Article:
July 2019
Volume 60, Issue 9
Open Access
ARVO Annual Meeting Abstract  |   July 2019
An International Skills Assessment Rubric for Pterygium Surgery
Author Affiliations & Notes
  • Mehran Zarei Ghanavati
    Farabi Eye Hospital, Tehran, Iran (the Islamic Republic of)
  • Hamed Ghasemi
    Farabi Eye Hospital, Tehran, Iran (the Islamic Republic of)
  • Mirataollah Salabati
    Farabi Eye Hospital, Tehran, Iran (the Islamic Republic of)
  • Raziyeh Mahmoudzadeh
    Farabi Eye Hospital, Tehran, Iran (the Islamic Republic of)
  • Jacqueline Beltz
    Royal Victorian Eye and Ear Hospital, Victoria, Australia
  • Mark Daniell
    Royal Victorian Eye and Ear Hospital, Victoria, Australia
  • Andrew J W Huang
    Washington University School of Medicine, Missouri, United States
  • Christopher Liu
    Sussex Eye Hospital, United Kingdom
  • Ali R Djalilian
    University of Illinois at Chicago, Illinois, United States
  • Footnotes
    Commercial Relationships   Mehran Zarei Ghanavati, None; Hamed Ghasemi, None; Mirataollah Salabati, None; Raziyeh Mahmoudzadeh, None; Jacqueline Beltz, None; Mark Daniell, None; Andrew Huang, None; Christopher Liu, None; Ali Djalilian, None
  • Footnotes
    Support  None
Investigative Ophthalmology & Visual Science July 2019, Vol.60, 6272. doi:https://doi.org/
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      Mehran Zarei Ghanavati, Hamed Ghasemi, Mirataollah Salabati, Raziyeh Mahmoudzadeh, Jacqueline Beltz, Mark Daniell, Andrew J W Huang, Christopher Liu, Ali R Djalilian; An International Skills Assessment Rubric for Pterygium Surgery. Invest. Ophthalmol. Vis. Sci. 2019;60(9):6272. doi: https://doi.org/.

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      © ARVO (1962-2015); The Authors (2016-present)

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Abstract

Purpose : Pterygium surgery is one of the most common surgeries performed by ophthalmologists worldwide. The purpose of this study was to introduce and validate an assessment tool (rubric) for the evaluation of ophthalmology residents’ competency in pterygium surgery.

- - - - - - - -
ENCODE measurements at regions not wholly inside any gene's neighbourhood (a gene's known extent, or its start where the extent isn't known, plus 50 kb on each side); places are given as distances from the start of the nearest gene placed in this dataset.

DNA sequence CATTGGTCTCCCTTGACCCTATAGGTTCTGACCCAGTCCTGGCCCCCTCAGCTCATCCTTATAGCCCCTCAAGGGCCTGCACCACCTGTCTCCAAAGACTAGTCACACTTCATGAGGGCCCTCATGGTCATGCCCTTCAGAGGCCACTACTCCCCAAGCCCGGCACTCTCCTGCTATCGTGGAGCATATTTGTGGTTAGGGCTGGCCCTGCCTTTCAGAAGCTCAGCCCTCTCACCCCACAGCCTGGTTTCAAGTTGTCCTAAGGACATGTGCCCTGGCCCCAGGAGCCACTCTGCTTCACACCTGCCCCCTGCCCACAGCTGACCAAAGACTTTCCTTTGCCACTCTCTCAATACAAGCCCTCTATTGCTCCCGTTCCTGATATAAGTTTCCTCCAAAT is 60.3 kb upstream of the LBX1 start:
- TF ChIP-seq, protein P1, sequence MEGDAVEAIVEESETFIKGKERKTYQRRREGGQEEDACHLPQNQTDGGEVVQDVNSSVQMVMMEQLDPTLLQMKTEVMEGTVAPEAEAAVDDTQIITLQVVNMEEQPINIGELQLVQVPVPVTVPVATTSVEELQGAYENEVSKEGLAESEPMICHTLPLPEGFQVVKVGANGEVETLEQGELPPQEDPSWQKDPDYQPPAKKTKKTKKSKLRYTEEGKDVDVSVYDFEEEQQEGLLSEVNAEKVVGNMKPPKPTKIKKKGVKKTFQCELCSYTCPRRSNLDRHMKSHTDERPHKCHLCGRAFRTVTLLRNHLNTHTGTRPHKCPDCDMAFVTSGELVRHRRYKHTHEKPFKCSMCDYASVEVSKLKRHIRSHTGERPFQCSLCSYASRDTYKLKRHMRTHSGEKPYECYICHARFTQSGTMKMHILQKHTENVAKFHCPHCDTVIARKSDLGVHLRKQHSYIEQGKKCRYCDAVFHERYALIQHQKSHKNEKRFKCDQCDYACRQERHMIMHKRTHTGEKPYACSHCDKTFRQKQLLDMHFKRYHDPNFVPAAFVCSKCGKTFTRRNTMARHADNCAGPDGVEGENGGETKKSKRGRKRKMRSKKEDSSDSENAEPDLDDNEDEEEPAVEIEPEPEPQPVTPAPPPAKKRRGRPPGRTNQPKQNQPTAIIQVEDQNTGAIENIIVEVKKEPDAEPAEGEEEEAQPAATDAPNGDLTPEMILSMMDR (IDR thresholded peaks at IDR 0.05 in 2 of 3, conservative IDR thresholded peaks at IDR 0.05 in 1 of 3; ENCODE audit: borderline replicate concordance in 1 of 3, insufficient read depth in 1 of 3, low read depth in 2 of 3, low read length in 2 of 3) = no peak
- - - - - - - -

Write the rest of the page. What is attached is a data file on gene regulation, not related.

Methods : A panel of 7 international experts collaborated and developed the rubric. Detailed description of each stage of pterygium surgery was presented and the Dreyfus scale of skill acquisition was used for scoring competency. Two experts evaluated 20 masked pterygium surgery videos of 10 residents and scored the videos independently according to the rubric. The agreement between the scores of the experts was examined with intra-class correlation coefficient test. The effect of residents’ prior experience in pterygium surgery on their competency score was also investigated.

Results : The rubric divides pterygium surgery into 13 different stages and covers the two most common techniques: conjunctival autograft and amniotic membrane transplant. The rubric showed face and content validity. Overall, an intraclass correlation coefficient of 0.897 (95% confidence interval 0.759-0.958 p-value < 0.001) was achieved between the two experts. Residents who were later in their rotation scored significantly higher compared to those performing their initial surgeries (3.55 ± 0.5 p-value < 0.05). Some stages of pterygium surgery showed a more significant improvement in competency score with increased resident experience.

Conclusions : This study introduces an international rubric for the assessment of competency in pterygium surgery. This rubric may be used to standardize the teaching and assessment of pterygium surgery in training programs.

This abstract was presented at the 2019 ARVO Annual Meeting, held in Vancouver, Canada, April 28 - May 2, 2019.

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